A photo posted by Ken Lane (@kenlane) on Aug 23, 2014 at 12:08pm PDT

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As I was digging through my closest just before Shabbat evening, looking for the nicest clothes available, I saw the hat box in the top shelf of my closet. I happily took out the hat and put it on. Some might say, “You’ve attended weddings, bar and bat mitzvahs, high holy days and now you’re putting on the fanciest hat you have for the weekly Sabbath?” Absolutely.

The idea makes me recall my earliest Jewish education when the teacher asked, “Now, class — what is the first Jewish holiday?” Some of the students yelled out, “Pesach!”, “Nope, sorry.”, “Shavuot!”, “Nope. Keep trying.” None of the students could figure it out. The teacher finally said, “Shabbat. Shabbat is just as holy as Pesach, Shavuot, Sukkot — you name it. The only reason we don’t always realize that is because it’s the holiday that occurs every week! Because of that, it’s easy to take for granted…but we never should.”

The past several weeks, I’ve made a very special effort to not only keep Shabbat, but to keep Shabbat in a Shabbostic way. Before I go to make kiddush, I find its helpful to close my eyes, take a deep breath, and mentally shed the tasks of the week off of my psyche like snake sheds its skin. My wife always patiently waits through this process with a slight giggle — usually because I might make a few funny facial expressions along the way. There I am in a nice clean dress shirt tucked in, nice clean pants, and my Shabbat-designated hat — ready to greet Shabbat with a smile as though it was just about to knock on my door.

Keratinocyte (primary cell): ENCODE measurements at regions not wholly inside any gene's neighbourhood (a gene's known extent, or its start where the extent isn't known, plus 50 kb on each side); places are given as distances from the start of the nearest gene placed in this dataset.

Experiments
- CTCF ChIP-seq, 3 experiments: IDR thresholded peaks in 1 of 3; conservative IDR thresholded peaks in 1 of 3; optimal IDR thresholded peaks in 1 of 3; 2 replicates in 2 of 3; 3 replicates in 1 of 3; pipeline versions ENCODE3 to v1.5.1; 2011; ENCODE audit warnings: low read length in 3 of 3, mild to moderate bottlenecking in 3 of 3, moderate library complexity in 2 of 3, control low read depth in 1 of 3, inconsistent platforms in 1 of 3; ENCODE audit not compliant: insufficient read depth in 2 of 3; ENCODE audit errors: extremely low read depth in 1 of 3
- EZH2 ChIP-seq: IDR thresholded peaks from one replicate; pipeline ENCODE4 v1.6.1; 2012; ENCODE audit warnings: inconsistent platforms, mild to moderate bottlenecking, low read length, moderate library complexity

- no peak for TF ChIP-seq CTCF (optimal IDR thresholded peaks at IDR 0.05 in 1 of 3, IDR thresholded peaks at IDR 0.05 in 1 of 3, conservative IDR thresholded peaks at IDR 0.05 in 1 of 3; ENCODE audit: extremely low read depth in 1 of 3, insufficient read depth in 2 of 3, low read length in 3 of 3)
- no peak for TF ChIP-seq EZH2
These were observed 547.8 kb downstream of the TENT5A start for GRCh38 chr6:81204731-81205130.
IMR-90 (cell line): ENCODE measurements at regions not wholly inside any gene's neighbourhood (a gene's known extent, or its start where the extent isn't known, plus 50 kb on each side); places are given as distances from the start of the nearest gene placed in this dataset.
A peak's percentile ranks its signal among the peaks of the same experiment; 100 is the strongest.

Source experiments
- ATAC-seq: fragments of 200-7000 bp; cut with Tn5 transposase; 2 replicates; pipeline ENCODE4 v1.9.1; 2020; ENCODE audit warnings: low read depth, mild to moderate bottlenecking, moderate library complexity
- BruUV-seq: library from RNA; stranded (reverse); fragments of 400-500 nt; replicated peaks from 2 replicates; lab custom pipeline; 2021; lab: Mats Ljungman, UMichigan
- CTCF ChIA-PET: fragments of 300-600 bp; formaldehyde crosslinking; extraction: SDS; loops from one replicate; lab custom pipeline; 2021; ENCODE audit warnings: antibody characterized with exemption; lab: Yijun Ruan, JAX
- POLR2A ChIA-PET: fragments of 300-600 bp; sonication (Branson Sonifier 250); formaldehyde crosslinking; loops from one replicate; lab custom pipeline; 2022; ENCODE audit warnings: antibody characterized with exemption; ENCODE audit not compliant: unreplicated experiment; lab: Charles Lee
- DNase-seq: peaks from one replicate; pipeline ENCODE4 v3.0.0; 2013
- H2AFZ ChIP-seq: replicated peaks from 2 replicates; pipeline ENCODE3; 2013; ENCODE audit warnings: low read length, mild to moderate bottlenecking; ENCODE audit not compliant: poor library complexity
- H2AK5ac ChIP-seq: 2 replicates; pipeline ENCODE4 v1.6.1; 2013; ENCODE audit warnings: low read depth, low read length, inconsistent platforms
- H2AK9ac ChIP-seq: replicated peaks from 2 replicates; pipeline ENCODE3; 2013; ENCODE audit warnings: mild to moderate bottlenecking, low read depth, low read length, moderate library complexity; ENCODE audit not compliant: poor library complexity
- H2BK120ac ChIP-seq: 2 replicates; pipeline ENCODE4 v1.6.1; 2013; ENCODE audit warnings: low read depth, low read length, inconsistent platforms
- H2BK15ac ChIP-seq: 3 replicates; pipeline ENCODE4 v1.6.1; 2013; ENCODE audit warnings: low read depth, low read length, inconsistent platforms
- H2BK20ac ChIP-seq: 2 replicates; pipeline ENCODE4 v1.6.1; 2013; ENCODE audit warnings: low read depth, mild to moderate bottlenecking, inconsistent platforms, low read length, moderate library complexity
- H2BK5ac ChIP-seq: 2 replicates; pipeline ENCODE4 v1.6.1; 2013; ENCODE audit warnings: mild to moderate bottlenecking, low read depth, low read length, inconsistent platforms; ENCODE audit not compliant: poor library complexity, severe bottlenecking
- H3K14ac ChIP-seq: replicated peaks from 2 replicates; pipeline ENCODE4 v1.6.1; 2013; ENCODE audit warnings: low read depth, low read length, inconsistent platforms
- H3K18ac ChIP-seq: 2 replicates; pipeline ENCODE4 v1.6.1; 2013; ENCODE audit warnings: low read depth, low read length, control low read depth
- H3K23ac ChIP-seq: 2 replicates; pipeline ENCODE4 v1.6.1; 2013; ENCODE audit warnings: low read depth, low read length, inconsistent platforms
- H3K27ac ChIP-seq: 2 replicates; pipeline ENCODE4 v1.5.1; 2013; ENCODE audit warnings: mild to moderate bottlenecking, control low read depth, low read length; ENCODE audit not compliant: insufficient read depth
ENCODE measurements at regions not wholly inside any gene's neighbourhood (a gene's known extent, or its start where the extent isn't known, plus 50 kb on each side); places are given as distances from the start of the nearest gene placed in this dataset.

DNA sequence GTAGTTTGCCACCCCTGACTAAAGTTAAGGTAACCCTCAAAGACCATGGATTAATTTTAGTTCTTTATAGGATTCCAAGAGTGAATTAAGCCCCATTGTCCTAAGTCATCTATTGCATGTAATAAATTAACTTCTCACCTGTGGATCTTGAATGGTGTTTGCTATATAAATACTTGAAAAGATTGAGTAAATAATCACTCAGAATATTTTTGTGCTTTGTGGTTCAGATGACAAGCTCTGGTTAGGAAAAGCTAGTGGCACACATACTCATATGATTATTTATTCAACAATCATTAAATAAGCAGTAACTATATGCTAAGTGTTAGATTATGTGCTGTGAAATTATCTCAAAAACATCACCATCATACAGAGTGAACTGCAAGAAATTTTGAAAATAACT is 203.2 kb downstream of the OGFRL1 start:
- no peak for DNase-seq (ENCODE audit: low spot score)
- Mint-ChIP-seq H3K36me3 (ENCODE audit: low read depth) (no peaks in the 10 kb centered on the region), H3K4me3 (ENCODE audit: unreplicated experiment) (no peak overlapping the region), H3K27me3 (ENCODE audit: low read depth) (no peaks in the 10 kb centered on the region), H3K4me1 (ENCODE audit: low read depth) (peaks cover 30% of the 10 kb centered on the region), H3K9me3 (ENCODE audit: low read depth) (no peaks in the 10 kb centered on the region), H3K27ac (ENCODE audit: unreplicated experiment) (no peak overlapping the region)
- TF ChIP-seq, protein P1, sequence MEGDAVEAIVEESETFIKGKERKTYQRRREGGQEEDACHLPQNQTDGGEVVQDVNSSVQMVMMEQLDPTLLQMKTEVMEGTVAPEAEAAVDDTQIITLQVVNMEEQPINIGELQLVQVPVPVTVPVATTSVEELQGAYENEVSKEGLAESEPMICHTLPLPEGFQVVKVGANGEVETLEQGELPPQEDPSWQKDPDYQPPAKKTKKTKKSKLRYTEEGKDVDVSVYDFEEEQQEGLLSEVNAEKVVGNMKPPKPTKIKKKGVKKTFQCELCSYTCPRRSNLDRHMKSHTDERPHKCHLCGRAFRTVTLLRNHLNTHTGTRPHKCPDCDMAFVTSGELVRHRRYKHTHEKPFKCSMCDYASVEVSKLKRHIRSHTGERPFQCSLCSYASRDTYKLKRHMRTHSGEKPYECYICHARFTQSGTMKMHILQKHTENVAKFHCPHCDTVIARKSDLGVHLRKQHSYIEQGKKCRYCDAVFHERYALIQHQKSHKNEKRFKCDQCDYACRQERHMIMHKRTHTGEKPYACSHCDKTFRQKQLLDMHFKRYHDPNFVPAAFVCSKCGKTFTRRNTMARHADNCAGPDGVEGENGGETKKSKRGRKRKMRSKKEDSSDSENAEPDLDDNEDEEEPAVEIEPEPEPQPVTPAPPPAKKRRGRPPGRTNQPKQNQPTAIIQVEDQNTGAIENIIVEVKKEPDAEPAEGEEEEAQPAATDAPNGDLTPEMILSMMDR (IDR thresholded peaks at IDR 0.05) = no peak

You may be laughing at how ridiculous this is. It seemed weird to me at first, too, but now I can’t wait to get out my Shabbat hat every week. Last week, it was so Shabbostic in my home that as the sun began to set on Saturday, my wife said that she started to almost feel depressed, almost shedding a tear.
As Shabbat started to leave, it’s as though a good friend visiting from out of town was getting ready to hit the road again. In past weeks, I almost forgot that they were here.

My Lutheran Upbringing & Why I Don't Drive On Shabbat